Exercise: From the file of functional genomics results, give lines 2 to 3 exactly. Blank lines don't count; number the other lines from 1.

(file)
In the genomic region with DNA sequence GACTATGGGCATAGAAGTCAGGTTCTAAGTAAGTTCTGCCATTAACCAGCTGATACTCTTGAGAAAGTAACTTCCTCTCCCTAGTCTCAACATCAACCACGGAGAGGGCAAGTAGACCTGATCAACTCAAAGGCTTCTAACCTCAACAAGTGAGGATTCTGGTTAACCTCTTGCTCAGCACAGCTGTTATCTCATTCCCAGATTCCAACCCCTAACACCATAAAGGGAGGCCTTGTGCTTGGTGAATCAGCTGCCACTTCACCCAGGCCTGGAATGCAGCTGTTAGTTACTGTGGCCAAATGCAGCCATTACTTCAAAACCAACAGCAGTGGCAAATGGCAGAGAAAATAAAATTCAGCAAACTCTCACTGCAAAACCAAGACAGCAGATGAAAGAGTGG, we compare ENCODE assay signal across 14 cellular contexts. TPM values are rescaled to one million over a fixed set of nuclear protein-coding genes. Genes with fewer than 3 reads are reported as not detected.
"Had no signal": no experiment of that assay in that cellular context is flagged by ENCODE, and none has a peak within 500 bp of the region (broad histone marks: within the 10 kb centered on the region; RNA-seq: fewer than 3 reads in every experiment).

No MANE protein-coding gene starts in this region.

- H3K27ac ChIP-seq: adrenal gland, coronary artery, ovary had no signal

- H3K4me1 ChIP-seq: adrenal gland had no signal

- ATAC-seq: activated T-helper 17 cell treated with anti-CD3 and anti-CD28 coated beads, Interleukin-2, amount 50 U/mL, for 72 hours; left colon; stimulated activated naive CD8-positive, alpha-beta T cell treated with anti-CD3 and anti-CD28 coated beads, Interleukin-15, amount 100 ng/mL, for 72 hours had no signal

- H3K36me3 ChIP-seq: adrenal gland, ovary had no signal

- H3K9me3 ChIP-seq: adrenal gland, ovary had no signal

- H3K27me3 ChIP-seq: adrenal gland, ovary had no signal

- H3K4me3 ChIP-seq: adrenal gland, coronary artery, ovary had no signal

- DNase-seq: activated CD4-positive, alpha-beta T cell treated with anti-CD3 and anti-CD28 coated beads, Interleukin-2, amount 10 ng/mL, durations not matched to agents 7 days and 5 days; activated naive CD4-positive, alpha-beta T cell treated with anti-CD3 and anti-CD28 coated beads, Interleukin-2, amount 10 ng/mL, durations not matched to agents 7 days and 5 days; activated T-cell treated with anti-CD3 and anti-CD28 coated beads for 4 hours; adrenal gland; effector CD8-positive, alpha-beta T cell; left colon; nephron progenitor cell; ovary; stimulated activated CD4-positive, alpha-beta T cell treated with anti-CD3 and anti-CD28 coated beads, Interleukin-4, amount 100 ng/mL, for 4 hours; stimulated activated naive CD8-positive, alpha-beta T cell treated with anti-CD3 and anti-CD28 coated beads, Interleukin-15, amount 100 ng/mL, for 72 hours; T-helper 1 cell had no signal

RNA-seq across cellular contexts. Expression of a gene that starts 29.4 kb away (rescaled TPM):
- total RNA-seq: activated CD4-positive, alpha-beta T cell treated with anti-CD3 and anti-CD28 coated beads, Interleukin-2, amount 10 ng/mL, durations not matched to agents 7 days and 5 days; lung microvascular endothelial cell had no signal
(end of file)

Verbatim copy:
"Had no signal": no experiment of that assay in that cellular context is flagged by ENCODE, and none has a peak within 500 bp of the region (broad histone marks: within the 10 kb centered on the region; RNA-seq: fewer than 3 reads in every experiment).

No MANE protein-coding gene starts in this region.